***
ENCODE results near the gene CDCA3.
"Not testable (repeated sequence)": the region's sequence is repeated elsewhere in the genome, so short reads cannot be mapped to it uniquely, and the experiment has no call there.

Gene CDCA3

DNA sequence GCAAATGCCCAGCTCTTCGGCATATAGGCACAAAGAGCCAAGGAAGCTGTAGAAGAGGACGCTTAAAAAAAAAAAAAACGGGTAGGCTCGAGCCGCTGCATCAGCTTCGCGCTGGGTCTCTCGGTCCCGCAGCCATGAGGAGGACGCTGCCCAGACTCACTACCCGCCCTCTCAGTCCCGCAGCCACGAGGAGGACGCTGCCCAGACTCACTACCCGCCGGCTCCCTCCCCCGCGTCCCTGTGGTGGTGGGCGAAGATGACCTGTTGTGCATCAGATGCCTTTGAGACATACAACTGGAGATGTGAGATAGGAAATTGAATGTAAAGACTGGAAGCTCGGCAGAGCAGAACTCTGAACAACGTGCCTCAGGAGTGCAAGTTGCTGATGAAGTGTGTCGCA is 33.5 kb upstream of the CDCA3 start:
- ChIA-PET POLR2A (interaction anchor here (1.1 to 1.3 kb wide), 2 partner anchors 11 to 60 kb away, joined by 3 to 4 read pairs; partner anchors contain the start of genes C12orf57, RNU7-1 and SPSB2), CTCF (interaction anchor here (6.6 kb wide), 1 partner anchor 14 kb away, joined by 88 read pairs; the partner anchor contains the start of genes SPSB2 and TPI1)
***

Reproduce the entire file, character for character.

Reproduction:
ENCODE results near the gene CDCA3.
"Not testable (repeated sequence)": the region's sequence is repeated elsewhere in the genome, so short reads cannot be mapped to it uniquely, and the experiment has no call there.

Gene CDCA3

DNA sequence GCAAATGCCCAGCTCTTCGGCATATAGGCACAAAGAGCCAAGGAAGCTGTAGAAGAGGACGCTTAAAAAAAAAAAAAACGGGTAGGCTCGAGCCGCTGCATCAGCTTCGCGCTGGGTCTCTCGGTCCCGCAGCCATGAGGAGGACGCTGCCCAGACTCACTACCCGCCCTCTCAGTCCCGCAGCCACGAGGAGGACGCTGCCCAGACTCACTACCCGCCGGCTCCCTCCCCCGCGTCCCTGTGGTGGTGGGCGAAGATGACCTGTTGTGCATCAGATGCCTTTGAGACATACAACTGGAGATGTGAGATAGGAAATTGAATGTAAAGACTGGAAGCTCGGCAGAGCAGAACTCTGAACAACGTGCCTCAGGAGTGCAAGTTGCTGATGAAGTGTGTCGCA is 33.5 kb upstream of the CDCA3 start:
- ChIA-PET POLR2A (interaction anchor here (1.1 to 1.3 kb wide), 2 partner anchors 11 to 60 kb away, joined by 3 to 4 read pairs; partner anchors contain the start of genes C12orf57, RNU7-1 and SPSB2), CTCF (interaction anchor here (6.6 kb wide), 1 partner anchor 14 kb away, joined by 88 read pairs; the partner anchor contains the start of genes SPSB2 and TPI1)